How to Use a Managed Services Agreement to Determine Actual Value to Your Company

    [fa icon="clock-o"] 3/02/2017 [fa icon="user"] Garett Chipman [fa icon="folder-open'] Managed Services

    managed-servicesRegardless of the size of your business, if you are looking at managed IT services, you want to feel confident that you are getting the best value, especially if you have been presented with a price that seems too good to be true.

    The common concern I hear consistently when I speak with CFOs and business owners is "If our IT cost is so amazingly low, are there holes in our IT services? Is anything missing?". This is an important question to answer, and any managed services provider (MSP) dedicated to your company's success will be able to answer it directly.

    However, the answer as to the value you're actually getting based on what you're spending is provided in writing in the managed services agreement provided by the MSP before you sign on the dotted line.

    How Outsourced IT Services Valuation Should Be Approached

    When it comes to outsourcing your IT services, it's important to understand that the benefits to your business should be part of the valuation of the agreement with the MSP. Are the services promised at the proposed cost going to accomplish what you need to leverage your staffing for your IT needs while providing the protection, maintenance and support your business requires? 

    IT outsourcing can, in fact, save money while filling the gaps for your business. Where the savings are realized include reduced downtime, access to experienced experts on an as-needed basis, streamlined procedures and the overall efficiencies that come from a proactive approach to infrastructure support. Strategic outsourcing is a partnership, not a hand off.

    There is ample flexibility to develop the coverage that fits your unique situation due to the ability to customize selected IT services, and as your situation changes you can change your coverage.

    As the old adage goes, a business can be a combination of faster, better, cheaper--but it can’t have all three. So pick two—and pick them wisely. 

    When reviewing a managed services agreement, what essential items should be included? What will determine if it is of value to your business specifically? The following should help answer these questions and position you to make an educated decision for your business. 

    What a Managed Services Agreement Should Provide to Customers

    Understanding what makes a managed services agreement valuable to your business is important when reviewing proposals from providers. A managed services agreement is valuable to the customer when it accomplishes the following:

    1. Provides the comfort level required to engage with the solution provider through documentation of the deliverables as well as the SLA.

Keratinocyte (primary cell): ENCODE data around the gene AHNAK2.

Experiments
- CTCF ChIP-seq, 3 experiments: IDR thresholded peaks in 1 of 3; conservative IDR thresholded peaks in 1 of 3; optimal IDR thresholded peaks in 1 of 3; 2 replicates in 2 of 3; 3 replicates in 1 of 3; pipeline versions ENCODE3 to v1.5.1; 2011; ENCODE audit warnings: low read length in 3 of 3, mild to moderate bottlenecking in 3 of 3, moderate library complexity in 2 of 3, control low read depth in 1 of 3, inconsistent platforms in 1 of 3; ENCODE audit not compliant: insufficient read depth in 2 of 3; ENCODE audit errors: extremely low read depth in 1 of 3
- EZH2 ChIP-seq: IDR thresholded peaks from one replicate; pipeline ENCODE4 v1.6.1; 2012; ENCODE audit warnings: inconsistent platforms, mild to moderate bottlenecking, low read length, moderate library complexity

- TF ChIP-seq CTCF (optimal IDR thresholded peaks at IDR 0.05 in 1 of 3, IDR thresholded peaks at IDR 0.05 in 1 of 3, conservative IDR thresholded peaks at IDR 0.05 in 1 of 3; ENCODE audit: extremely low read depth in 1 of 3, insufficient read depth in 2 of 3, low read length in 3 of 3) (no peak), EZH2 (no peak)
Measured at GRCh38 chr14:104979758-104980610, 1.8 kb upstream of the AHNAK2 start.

2. Clearly defines the service provider's services and how they are delivered.
    3. Identifies what hardware, users, vendors and services are covered, as well as those that are not. It clearly outlines the services the client will receive as well as what the relationship looks like between the MSP and the client. 
    4. Clearly documents the roles and responsibilities for the client and the MSP.
    5. Accurately represents the clients' existing environment demonstrating the MSP's knowledge of their business. 
    6. Defines environmental prerequisites that are required for service.
    7. Establishes a baseline environment that will quantify and demonstrate the value of the managed IT services to improve the organization’s overall performance.

    Extracting the Value of Managed Services Compared to Price

    When evaluating how services offered compare to the price proposed, the following list of services and definitions show what a solid managed services agreement should include as well what you need to look for to determine if the proposed managed IT services meet the needs of your company. Only then can you truly examine the price value for cost savings. 

    1. Services: Knowing the services the MSP is capable of providing and their level of expertise will be the baseline of what to look for in the MSA. The following services should be available if the coverage is to be able to be of value:

    • Proactive technology management approach: This should take place via centralized services for security. Items that should be included are patch management, anti- spyware and malware management, spam management, desktop/laptop optimization, documentation, email management, voice services and data backup administration.